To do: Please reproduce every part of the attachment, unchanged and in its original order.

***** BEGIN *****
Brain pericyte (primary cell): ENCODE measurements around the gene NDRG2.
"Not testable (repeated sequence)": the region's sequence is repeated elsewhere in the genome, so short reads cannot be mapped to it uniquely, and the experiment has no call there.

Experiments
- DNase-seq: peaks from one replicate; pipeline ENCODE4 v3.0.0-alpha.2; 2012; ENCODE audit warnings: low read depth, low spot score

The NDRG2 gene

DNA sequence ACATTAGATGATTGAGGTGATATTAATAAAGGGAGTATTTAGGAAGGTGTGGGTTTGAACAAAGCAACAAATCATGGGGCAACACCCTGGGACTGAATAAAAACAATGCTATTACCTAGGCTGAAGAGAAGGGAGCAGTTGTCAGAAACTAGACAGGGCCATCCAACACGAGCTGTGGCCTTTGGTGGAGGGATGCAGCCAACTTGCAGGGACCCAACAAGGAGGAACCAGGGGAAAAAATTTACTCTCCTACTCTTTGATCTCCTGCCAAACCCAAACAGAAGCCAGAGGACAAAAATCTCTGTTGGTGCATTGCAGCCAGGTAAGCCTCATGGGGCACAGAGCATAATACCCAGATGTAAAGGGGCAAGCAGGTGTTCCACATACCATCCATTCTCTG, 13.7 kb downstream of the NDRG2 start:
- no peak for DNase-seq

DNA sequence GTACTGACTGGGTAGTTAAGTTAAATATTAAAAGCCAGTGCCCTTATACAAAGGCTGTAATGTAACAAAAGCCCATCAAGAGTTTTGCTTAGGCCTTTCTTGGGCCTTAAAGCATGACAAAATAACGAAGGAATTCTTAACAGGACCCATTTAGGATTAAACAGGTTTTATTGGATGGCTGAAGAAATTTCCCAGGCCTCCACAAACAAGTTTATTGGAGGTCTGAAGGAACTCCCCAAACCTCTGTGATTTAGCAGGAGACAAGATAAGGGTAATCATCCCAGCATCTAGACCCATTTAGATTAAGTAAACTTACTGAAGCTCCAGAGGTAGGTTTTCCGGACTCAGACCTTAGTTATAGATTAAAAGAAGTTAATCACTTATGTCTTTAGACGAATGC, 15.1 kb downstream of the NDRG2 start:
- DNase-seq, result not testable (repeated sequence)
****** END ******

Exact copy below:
Brain pericyte (primary cell): ENCODE measurements around the gene NDRG2.
"Not testable (repeated sequence)": the region's sequence is repeated elsewhere in the genome, so short reads cannot be mapped to it uniquely, and the experiment has no call there.

Experiments
- DNase-seq: peaks from one replicate; pipeline ENCODE4 v3.0.0-alpha.2; 2012; ENCODE audit warnings: low read depth, low spot score

The NDRG2 gene

DNA sequence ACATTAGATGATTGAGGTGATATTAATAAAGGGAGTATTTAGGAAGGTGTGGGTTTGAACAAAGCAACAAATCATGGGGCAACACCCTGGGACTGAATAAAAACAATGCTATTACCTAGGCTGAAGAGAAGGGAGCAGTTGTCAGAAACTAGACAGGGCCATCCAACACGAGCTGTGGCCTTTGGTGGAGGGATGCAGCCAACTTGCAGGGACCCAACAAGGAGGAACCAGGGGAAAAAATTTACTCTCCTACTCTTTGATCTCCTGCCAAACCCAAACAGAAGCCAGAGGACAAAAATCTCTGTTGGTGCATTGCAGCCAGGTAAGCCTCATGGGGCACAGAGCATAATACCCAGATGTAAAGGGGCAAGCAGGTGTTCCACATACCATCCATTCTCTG, 13.7 kb downstream of the NDRG2 start:
- no peak for DNase-seq

DNA sequence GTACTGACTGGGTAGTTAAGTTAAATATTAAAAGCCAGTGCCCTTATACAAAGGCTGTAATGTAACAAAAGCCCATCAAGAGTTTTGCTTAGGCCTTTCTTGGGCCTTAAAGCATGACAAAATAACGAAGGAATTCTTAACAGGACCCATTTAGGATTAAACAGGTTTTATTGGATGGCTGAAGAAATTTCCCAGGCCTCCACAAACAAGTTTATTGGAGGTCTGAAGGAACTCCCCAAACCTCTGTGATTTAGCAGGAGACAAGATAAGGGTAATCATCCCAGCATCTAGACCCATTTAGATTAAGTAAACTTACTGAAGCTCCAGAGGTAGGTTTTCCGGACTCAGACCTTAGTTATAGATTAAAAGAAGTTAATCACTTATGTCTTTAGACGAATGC, 15.1 kb downstream of the NDRG2 start:
- DNase-seq, result not testable (repeated sequence)